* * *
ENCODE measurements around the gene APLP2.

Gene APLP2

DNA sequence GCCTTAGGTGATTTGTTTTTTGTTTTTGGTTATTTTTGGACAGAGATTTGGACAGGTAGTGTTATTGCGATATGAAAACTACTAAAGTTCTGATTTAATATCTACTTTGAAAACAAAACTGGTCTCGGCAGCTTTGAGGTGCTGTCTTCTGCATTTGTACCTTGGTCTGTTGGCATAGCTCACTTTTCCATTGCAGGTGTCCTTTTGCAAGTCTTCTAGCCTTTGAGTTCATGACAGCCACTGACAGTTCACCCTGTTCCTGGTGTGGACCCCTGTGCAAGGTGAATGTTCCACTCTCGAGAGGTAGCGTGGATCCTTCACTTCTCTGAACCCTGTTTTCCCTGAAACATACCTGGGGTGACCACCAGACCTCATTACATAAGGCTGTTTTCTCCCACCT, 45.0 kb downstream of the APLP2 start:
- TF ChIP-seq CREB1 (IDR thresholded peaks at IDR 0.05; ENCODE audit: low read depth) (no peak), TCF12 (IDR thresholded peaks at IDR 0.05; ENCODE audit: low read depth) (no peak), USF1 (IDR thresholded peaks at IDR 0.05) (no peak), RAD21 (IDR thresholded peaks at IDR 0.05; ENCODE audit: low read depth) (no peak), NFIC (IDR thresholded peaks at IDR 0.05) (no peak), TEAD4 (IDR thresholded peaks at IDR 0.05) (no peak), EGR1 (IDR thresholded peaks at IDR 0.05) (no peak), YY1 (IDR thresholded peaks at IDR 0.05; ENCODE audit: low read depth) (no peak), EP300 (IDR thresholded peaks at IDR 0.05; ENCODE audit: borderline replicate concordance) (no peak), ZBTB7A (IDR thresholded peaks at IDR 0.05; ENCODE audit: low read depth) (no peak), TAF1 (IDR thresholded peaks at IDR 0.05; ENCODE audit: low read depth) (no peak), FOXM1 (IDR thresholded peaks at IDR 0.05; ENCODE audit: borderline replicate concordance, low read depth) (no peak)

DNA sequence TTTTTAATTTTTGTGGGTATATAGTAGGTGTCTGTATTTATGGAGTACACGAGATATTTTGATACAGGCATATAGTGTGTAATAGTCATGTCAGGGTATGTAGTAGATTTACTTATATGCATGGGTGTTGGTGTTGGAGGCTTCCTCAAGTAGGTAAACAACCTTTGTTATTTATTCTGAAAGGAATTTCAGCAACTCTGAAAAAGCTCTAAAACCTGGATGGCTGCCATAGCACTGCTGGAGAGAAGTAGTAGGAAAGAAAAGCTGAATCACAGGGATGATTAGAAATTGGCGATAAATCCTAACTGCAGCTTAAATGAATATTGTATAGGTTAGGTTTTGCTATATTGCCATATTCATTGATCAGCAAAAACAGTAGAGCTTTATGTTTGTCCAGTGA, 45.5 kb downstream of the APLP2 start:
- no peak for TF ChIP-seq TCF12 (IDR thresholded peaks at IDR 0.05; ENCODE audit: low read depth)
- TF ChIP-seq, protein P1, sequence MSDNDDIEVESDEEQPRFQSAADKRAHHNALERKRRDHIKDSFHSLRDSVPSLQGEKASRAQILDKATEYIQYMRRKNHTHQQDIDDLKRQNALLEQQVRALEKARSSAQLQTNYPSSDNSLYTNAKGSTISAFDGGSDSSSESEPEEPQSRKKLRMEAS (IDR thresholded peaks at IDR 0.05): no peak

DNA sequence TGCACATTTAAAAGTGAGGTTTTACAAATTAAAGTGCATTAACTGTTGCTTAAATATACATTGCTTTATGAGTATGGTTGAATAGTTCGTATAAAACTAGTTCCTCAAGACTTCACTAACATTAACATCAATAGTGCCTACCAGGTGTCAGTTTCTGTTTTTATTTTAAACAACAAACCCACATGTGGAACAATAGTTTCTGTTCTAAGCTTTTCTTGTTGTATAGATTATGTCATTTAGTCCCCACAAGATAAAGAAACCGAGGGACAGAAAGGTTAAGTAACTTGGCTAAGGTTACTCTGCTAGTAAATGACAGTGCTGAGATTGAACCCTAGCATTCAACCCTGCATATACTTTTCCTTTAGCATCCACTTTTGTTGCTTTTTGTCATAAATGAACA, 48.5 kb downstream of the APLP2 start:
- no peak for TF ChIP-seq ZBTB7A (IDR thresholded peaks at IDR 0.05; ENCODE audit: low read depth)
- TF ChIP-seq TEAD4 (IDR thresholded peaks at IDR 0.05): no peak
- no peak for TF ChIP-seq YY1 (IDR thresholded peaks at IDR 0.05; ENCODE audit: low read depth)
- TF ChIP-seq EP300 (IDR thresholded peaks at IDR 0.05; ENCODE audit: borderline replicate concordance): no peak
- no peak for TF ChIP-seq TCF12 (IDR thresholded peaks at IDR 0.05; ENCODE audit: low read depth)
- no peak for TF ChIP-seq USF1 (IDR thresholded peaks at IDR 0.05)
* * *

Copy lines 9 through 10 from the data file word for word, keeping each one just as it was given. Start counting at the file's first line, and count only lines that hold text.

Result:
- no peak for TF ChIP-seq ZBTB7A (IDR thresholded peaks at IDR 0.05; ENCODE audit: low read depth)
- TF ChIP-seq TEAD4 (IDR thresholded peaks at IDR 0.05): no peak